Mr. Whorms explained that all functions that were automated had to be accomplished manually and in make shift offices and work spaces. “With our operations control center unusable and much of our tooling, equipment and aircraft spare parts damaged or destroyed by the flood from the storm surge, we had to quickly make alternate arrangements that were acceptable to the Civil Aviation Authority (CAA) in order to ensure that we continued our operations safe and compliant with all aviation regulations. This involved making immediate arrangements in Miami and other stations so that we had the ability to maintain our aircraft, and also involved dispatching staff to those stations to oversee and conduct the required maintenance.”
For any of this to be possible, Mr. Whorms said the airline’s employees took it upon themselves to go far above and beyond the call of duty, often having suffered immense personal loss to their own homes and property. Many left their homes at dawn and returned at dusk just to assist with the operations, obtaining special permission from the authorities due to a national night time curfew in force. “I remember seeing some of our flight attendants wearing only a Cayman Airways uniform vest or scarf over a T-shirt with jeans boarding our aircraft to go to work, and it hit home that even when some of our staff lost most, or all, of their personal belongings in the hurricane, their spirit to get their jobs done, no matter what, was so prevailing,” he said.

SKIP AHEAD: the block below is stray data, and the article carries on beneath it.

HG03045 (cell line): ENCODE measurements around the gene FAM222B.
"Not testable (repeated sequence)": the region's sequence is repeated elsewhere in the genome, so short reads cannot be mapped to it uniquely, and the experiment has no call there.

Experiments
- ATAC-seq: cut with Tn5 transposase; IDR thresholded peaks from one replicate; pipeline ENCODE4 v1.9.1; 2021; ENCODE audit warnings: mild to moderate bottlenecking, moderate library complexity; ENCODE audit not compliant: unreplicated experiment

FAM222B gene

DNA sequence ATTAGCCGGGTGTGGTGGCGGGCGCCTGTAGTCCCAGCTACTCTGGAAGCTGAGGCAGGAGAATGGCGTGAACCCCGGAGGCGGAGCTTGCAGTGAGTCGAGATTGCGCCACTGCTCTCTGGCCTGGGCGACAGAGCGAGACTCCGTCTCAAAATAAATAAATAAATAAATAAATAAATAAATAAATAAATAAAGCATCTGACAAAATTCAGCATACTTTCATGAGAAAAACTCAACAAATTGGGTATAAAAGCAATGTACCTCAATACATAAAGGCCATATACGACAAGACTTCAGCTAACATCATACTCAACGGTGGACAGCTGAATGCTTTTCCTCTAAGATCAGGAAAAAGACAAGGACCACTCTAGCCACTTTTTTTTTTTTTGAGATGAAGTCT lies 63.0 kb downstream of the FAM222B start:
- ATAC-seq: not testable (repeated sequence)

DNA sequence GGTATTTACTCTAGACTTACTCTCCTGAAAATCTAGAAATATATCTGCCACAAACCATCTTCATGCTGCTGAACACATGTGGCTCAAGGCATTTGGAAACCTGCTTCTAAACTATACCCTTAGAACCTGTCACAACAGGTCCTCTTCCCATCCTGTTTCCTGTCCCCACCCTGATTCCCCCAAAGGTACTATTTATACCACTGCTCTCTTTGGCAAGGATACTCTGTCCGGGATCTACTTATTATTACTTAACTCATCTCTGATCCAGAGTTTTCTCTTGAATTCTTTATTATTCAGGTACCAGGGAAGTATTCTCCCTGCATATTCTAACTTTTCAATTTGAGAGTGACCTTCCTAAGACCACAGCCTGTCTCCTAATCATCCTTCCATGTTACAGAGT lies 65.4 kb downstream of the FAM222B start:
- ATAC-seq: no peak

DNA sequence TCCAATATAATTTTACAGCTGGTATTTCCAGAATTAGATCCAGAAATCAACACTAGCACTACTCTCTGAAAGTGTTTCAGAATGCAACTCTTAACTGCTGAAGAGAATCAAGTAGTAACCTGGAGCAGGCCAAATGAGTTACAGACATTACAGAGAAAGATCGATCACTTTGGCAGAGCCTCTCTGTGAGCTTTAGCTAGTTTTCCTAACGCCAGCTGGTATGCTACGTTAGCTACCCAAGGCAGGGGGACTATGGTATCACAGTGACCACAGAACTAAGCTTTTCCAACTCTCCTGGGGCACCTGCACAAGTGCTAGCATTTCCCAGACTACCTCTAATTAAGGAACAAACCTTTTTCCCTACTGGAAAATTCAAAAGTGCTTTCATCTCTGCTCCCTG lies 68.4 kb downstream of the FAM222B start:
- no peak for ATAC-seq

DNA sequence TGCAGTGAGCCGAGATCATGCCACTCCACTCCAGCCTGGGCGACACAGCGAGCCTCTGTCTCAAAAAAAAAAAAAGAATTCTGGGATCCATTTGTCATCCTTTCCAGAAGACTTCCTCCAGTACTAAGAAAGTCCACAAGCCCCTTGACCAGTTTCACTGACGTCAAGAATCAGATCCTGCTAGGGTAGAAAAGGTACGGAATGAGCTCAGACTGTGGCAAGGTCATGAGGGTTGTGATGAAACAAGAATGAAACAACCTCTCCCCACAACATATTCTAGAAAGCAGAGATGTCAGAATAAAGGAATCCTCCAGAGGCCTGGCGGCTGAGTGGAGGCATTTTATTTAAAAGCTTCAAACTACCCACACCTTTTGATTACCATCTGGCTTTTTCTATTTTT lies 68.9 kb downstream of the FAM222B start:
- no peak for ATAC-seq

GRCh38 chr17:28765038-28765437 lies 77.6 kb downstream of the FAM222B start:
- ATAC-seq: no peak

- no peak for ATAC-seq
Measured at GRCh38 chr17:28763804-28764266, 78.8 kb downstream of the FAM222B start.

Mr. Whorms particularly remembers the selfless dedication of then-CEO, Mike Adam, who also lost so much personally to hurricane Ivan, but gave more than his all to the airline in the aftermath. “He basically worked around the clock for several days in his shorts and T-shirt, keeping the Cayman Airways fabric together,” Mr. Whorms shared. “His example made us all buckle down and do the same.”